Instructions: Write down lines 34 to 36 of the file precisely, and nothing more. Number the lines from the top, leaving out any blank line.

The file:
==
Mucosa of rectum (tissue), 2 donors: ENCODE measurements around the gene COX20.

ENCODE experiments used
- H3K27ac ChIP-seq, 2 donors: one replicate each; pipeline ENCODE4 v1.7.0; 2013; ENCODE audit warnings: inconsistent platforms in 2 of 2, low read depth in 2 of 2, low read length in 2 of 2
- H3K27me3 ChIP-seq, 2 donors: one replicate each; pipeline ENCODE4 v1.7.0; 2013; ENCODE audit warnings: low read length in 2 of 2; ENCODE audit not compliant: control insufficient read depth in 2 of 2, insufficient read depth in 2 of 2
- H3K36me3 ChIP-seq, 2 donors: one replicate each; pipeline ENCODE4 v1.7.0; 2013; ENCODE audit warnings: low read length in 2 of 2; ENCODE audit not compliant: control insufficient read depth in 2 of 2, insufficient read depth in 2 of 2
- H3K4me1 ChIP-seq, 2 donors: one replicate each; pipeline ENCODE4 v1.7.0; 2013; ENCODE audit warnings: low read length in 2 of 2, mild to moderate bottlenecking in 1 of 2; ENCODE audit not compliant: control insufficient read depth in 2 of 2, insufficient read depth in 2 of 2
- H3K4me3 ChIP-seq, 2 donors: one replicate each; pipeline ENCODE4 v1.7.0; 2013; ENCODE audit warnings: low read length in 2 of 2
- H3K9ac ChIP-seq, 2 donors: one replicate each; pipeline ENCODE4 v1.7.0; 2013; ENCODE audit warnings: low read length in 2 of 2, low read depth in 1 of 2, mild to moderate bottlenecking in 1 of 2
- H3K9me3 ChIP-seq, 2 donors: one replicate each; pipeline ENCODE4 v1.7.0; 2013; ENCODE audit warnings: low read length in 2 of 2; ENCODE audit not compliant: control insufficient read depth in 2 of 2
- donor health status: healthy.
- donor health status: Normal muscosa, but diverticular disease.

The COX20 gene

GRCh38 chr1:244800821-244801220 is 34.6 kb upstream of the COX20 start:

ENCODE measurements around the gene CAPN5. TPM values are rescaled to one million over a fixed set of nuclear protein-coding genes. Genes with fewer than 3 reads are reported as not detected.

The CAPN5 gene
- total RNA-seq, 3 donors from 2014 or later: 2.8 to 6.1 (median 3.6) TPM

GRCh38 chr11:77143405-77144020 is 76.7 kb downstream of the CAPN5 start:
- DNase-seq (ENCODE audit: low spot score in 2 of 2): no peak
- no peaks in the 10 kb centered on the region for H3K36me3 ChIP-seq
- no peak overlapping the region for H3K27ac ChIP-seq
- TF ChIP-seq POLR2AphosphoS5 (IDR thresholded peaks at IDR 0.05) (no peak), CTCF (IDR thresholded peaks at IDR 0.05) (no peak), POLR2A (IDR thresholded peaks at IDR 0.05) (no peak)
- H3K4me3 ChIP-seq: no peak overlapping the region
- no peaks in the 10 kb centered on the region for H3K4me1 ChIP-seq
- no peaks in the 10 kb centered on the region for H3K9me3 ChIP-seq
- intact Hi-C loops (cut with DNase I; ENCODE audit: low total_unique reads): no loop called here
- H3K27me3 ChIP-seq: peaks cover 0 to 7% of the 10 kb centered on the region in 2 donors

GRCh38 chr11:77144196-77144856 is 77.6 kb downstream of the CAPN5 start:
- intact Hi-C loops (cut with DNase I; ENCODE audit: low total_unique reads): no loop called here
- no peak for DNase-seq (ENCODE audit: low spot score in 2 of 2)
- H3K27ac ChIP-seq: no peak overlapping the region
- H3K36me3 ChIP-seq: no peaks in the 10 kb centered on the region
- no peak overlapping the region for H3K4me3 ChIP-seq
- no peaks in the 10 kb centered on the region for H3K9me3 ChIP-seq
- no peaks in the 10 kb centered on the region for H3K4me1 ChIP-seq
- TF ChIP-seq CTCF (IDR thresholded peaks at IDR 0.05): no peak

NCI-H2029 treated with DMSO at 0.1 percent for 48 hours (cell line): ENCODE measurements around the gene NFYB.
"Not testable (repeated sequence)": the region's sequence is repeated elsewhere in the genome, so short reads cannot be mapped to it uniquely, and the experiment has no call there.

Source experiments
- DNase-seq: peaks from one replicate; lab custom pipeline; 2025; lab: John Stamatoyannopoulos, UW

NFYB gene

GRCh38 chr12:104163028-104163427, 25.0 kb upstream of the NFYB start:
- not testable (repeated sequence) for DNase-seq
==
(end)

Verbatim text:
- no peaks in the 10 kb centered on the region for H3K4me1 ChIP-seq
- TF ChIP-seq CTCF (IDR thresholded peaks at IDR 0.05): no peak

NCI-H2029 treated with DMSO at 0.1 percent for 48 hours (cell line): ENCODE measurements around the gene NFYB.